Tips for Parents and Providers for a Smooth First Day in DayCare

by admin on May 22, 2009

It is always scary and challenging both for parents and providers to look at the first day in daycare. It is always a big day for everyone concerned – the mom, child and the care provider. First times and first days are always both exciting and terrifying experiences so it is always best to be prepared for the big day and make the transition a smooth one.

Moms should start preparing the child in advance that it’s going to be a great adventure in day care and that they will have lot of new friends and fun games. These should however be kept low key and not overdone as it could overwhelm the child.

Day care providers can, on the other hand, provide moms with a list of first names of the children in day care as well as the carers and suggest having role playing with dolls so that everything will be more familiar with the child on her first day.

Moms should also start fostering independence in the child weeks before by visiting friends, washing their own hands. At the same time, providers should encourage mom and her child to visit the center a few times before finally starting to allow the child to absorb the environment.

Snacks, change of clothes, comfort toys should be packed by moms for the day and make sure that everything is labelled. It is also advisable to have everything paid and for the forms to be completed before the big day so that these will no longer distract you. Moms should also have plenty of time to get ready in the morning of the first day and prepare a good breakfast with some chat about the great adventure ahead.

When a new child is starting at a center, provider should take on an extra hand to focus on distracting and comforting the new child. It is advisable to have the new child start when everyone else has settled into their morning activities as starting off first thing in the morning may upset the child.

Moms should also allow the child to help in packing his back and carrying it. Mom should walk into the center while holding the hand of the child – not carrying him. Providers should encourage this to avoid having the “peeling child off the parent” scene.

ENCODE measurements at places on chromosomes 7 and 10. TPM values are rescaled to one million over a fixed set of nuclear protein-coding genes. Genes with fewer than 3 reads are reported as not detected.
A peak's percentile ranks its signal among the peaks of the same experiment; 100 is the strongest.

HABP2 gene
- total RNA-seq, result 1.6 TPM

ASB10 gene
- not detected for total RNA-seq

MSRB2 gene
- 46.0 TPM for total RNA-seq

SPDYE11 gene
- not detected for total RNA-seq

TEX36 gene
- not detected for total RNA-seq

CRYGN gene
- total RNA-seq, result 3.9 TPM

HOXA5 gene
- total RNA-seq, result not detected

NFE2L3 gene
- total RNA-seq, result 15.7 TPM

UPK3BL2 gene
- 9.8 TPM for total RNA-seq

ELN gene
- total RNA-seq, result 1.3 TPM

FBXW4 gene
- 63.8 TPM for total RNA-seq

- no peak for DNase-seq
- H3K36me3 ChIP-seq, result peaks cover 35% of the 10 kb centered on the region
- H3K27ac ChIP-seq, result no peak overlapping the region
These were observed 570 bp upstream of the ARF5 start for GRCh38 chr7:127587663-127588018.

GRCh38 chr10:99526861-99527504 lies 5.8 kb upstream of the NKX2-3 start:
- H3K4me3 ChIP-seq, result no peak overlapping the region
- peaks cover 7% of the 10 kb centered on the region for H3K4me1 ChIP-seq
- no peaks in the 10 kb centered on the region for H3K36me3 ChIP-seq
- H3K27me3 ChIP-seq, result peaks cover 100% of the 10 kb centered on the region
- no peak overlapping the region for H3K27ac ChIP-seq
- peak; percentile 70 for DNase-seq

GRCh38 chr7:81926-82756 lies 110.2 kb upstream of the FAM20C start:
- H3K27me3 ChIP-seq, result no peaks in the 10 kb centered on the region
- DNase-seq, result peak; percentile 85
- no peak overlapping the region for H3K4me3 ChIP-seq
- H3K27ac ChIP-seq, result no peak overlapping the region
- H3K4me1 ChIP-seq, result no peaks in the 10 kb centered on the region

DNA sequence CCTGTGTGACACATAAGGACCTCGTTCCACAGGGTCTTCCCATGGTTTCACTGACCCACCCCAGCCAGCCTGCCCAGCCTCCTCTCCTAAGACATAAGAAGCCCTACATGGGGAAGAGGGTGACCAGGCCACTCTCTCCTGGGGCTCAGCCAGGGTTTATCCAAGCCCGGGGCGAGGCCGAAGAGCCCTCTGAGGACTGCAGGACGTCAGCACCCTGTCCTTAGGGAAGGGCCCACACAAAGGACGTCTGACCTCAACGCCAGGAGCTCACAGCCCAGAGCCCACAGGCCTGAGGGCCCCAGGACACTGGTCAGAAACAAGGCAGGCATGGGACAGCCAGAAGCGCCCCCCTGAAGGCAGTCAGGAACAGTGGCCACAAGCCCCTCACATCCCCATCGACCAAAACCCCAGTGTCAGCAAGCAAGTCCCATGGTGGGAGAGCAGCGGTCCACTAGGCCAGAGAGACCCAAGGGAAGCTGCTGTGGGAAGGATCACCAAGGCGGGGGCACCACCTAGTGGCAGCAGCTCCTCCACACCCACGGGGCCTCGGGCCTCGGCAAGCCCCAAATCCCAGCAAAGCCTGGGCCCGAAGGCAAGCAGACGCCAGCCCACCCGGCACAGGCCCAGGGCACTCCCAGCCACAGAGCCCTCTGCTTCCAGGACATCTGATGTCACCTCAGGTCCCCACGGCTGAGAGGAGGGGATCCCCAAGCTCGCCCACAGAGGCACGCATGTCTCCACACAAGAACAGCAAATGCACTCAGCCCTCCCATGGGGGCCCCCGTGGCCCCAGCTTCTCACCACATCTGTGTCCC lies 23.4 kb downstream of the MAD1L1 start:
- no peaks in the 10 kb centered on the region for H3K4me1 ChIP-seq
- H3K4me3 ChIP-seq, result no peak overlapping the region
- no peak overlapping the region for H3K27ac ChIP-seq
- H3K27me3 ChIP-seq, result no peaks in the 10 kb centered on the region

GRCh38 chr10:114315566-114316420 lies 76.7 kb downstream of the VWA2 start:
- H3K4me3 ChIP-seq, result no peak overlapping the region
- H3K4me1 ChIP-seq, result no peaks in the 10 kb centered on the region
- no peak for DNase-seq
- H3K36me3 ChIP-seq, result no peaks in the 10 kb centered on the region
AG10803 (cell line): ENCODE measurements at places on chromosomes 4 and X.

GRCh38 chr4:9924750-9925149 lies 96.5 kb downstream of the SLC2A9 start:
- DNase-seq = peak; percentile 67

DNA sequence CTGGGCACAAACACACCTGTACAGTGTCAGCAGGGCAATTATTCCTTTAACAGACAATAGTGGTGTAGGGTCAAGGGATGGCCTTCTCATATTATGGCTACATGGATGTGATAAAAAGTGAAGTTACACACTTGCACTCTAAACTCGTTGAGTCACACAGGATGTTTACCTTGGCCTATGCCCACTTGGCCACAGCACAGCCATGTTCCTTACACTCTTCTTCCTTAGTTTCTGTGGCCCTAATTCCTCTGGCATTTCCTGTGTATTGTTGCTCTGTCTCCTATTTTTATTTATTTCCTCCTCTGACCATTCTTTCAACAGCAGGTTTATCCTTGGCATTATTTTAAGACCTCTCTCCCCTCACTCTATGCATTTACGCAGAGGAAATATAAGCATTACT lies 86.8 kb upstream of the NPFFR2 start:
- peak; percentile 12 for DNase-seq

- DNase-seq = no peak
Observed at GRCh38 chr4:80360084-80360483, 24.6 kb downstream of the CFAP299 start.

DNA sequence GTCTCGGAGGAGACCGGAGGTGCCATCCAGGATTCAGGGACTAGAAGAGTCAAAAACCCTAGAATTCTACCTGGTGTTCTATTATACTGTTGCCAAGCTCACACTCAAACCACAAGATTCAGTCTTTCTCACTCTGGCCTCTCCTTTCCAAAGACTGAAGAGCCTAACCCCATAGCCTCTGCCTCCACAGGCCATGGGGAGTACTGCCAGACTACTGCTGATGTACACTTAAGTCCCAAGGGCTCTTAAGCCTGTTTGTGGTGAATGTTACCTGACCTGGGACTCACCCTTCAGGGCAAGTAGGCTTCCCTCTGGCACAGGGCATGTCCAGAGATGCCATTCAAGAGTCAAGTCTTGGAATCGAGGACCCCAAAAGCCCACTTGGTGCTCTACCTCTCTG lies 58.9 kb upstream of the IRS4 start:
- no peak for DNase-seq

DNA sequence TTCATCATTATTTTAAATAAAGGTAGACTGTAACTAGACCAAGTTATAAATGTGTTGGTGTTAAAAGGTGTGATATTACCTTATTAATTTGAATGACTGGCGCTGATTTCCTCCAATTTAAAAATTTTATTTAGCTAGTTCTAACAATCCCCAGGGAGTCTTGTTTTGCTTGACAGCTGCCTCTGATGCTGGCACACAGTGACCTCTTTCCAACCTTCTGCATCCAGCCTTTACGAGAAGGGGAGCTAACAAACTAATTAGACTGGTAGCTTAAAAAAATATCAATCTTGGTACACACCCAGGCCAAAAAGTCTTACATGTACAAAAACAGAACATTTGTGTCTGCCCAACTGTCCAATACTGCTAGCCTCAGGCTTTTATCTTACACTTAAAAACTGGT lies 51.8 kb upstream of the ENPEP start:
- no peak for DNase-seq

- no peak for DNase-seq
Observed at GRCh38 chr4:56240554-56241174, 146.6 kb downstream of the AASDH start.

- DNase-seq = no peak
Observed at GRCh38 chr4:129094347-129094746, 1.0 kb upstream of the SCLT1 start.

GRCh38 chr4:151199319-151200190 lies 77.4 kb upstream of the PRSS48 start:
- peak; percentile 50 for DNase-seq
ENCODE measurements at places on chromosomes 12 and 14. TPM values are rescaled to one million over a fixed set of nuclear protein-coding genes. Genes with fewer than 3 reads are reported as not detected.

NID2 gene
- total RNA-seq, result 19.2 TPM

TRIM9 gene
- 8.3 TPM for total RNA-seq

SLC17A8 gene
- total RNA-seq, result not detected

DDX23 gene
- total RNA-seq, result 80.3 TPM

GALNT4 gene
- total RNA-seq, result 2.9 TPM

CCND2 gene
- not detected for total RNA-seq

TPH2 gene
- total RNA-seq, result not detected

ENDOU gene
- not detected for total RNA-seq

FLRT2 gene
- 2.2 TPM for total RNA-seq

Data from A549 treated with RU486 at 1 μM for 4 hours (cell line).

Daycares should also have a settling period where child can stay for gradually longer periods. Moms can stay around but involvement should be discouraged. Moms should take a backseat and just observe other than interact with the child activity. During the settling period, the child should have a one on one support. The child may just want to sit and observe a while before eventually joining group activities, he should be allowed to go at his own pace. When the mom leaves, providers should distract the child or usher him off to some exciting activity.

On the first day, the mom can settle in by staying in the room with the child and letting him do his own thing and simply remaining in sight. Test your child’s reactions by stepping out of the room for a while saying that you need to make a call or just in the hall. Let the staff distract your child for a while and watch his reaction from a distance. When you need to go to the car or get some coffee, give your child a quick kiss and say mommy will see you later. If the child cries out, don’t look back as your child will soon stop crying and will be distracted with play and activities.

See: How to start a daycare business

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Tom Shieh has written 323 post in this blog.

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